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Clare O’Connor

Clare O’Connor is a doctoral student in Communication at the University of Southern California. She studies the latent liberatory content of popular music and its implications for contemporary social movements. Her publications include Keywords for Radicals: The Contested Vocabulary of Late Capitalist Struggle (AK Press, 2016). Between 2008 and 2012 she served on the Editorial Committee of Upping The Anti: A Journal of Theory and Action. Her first album, Work Songs (2015), asks what we can salvage from personal loss and political despair.

“‘Not Particularly Human At All’: Listening to Tanya Tagaq”
In 2014, Inuit throat singer Tanya Tagaq won Canada’s prestigious Polaris Music Prize, beating tough pop competitors Owen Pallet, Timber Timbre, Basia Bulat, Arcade Fire, and Drake. From Cambridge Bay, Nunavut, Tagaq is the first Aboriginal artist to win the award and is at the “vanguard of the Indigenous music renaissance” (MicKiver 2014).

Tagaq’s voice defies conventional categories of evaluation. “Tanya uses her voice in odd ways,” one journalist writes, “twisting and bending it into shapes not so easy to describe” (Gallanter 2011). According to The Walrus, “she bends and stretches her voice to the very limits of what the human larynx can do; in fact, she sounds not particularly human at all” (Nelles 2015). Macleans writer Michael Barclay calls her voice “equally orgasmic, demonic, and cathartic,” and describes her as “one woman embodying our relationship with the natural world” (2008; 2014). Musicologist Paula Conlan describes Tagaq’s singing as “elusive… the sounds emitting from Tagaq’s throat have been characterized in a multitude of ways—‘animalistic,’ ‘raw,’ ‘unbridled,’ ‘erotic,’ ‘witchlike,’ ‘sort of exorcist,’ ‘crying little girl / scary old woman,’ and ‘language of friendly alien’” (2013).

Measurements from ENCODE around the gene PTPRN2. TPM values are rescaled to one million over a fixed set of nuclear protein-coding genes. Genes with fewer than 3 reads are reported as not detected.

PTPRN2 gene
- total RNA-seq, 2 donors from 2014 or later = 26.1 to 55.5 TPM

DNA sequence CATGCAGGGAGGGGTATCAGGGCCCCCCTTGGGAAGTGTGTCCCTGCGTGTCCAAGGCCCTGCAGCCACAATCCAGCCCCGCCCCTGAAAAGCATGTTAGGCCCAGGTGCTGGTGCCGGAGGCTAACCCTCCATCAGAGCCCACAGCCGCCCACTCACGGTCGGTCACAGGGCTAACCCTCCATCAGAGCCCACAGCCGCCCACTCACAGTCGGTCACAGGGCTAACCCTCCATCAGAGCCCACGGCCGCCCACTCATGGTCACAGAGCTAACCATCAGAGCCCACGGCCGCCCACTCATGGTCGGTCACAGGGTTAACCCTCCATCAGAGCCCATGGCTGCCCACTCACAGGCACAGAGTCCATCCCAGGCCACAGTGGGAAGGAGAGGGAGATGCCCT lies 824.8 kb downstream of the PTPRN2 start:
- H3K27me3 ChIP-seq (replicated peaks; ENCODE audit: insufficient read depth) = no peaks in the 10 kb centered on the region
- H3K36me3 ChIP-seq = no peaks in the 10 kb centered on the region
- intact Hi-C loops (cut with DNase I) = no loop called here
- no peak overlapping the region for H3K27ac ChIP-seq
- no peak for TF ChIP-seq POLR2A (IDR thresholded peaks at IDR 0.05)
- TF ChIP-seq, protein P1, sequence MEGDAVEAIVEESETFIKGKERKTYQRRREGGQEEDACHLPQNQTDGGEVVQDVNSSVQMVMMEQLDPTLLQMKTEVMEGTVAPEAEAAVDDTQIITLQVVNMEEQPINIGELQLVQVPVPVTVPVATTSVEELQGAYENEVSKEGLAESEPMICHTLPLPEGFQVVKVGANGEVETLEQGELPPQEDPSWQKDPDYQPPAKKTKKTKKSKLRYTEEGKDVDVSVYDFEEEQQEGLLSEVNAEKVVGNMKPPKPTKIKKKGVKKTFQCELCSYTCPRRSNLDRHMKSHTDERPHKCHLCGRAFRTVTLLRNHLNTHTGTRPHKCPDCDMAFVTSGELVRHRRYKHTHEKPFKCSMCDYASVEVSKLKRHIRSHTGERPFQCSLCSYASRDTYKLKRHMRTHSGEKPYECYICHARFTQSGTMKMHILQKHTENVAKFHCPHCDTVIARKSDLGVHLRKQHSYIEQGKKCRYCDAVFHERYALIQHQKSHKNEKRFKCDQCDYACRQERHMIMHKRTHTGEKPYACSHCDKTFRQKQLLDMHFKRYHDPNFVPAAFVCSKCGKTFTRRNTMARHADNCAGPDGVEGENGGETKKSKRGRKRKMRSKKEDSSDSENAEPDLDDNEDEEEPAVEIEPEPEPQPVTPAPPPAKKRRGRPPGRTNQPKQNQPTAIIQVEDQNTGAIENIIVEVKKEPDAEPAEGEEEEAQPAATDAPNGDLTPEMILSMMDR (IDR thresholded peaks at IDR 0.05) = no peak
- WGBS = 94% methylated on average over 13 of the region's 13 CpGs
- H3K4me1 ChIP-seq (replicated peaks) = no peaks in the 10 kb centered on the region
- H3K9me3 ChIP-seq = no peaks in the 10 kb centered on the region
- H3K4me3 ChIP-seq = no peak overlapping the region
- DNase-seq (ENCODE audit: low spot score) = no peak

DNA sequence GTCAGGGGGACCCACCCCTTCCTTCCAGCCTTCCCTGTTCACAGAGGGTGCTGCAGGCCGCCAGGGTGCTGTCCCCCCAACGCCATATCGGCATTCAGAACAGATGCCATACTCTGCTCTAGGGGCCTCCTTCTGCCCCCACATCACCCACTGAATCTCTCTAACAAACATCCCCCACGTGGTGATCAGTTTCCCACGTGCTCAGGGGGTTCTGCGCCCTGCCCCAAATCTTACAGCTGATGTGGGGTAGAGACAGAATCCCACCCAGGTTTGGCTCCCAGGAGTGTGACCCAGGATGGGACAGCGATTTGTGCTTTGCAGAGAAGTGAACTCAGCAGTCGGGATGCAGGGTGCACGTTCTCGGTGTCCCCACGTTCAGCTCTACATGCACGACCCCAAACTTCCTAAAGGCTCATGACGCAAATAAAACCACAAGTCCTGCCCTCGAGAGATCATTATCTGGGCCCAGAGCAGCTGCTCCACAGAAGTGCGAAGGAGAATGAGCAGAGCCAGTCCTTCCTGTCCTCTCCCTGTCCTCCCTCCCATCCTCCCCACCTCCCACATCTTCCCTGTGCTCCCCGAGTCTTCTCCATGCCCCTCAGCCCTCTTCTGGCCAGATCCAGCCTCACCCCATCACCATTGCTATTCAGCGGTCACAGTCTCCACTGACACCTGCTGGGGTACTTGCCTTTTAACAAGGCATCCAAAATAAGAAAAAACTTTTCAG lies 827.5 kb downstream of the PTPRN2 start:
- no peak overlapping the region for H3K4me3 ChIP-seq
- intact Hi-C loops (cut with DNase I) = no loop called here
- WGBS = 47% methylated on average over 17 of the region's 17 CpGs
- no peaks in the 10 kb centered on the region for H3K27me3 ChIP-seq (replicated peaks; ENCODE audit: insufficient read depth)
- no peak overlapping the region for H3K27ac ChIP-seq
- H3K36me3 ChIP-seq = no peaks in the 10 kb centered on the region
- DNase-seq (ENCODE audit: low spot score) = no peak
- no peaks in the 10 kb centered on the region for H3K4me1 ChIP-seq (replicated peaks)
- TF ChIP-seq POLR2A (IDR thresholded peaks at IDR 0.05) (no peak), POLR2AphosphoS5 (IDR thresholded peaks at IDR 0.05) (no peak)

With the title of her winning album, Tagaq deliberately invites listeners into embodied contemplation of animism: the attribution of spiritual being to all interpenetrated elements in the natural world. When asked about her relationship to animals and the land of the Arctic, Tagaq replies: “We ARE animals. We ARE the land” (Dial-Kay 2013). However, her voice itself transcends this explicit affirmation of embodied, spiritual interconnection; it signals a lack in the dominant culture. Her elusive, “not particularly human” voice tests not only the limits of language, but also stokes feelings of general non-resolution. How might this latent lack be made manifest? Is this a worthwhile aim? Can voice alone induce focus on the present’s inadequacy—or even induce a bifurcation of consciousness?

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